Prometheus

Mythological Dictionary

Prometheus or promethean.
The god Prometheus ("forethought"), son of the titan Iapetus, was the creator of humanity and its benefactor. He bestowed upon mortals many gifts that lifted them from savagery to civilization. One of his most potent benefactions was fire, which he stole from heaven in a fennel stalk to give to mankind a boon expressly forbidden by Zeus. As a punishment for his championship of human beings in opposition to Zeus, Prometheus was bound to a rocky crag and a vulture ate at his liver, which would grow back again for each day's repast. Thus the name Prometheus becomes synonymous for the archetypal champion, with fire his symbol of defiance and progress. The adjective Promethean means courageous, creative, original, and life-sustaining. Beethoven's music may be called Promethean and Mary Shelley subtitled her gothic horror novel Frankenstein, A Modern Prometheus.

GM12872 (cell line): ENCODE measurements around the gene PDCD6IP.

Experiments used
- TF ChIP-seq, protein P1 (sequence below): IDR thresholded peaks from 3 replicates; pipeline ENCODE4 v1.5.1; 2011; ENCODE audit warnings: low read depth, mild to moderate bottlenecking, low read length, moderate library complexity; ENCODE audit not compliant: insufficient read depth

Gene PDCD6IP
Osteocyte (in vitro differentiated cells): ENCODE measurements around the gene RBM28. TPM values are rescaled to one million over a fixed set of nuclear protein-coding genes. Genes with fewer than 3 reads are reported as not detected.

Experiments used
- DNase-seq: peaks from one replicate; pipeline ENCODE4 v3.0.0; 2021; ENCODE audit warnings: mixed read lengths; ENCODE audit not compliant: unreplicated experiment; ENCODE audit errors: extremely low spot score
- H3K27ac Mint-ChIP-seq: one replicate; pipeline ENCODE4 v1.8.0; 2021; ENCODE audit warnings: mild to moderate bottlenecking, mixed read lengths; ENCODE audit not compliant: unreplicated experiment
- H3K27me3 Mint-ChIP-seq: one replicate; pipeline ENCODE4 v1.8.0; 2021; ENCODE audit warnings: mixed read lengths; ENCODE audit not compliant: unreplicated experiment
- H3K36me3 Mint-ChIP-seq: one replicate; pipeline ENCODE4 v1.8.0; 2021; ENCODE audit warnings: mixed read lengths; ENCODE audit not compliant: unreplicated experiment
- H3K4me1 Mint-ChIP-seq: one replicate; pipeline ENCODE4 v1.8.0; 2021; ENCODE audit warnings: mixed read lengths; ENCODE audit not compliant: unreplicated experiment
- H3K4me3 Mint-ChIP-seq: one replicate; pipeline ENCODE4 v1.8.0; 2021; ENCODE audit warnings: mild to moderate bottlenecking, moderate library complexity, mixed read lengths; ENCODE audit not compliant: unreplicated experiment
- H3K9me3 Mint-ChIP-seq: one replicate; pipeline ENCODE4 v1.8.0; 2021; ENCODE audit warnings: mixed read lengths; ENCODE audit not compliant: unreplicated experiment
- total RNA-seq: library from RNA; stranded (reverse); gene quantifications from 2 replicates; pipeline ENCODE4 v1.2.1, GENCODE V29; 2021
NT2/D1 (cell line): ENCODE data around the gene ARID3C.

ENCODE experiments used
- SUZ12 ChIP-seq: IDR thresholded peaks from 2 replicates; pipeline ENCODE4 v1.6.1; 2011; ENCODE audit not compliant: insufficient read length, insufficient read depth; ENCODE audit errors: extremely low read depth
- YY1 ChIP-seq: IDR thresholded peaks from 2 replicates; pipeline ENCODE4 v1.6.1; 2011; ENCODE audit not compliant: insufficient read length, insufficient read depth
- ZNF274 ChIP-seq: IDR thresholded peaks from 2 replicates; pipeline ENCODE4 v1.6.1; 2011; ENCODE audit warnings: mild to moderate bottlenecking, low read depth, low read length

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Mythological Dictionary
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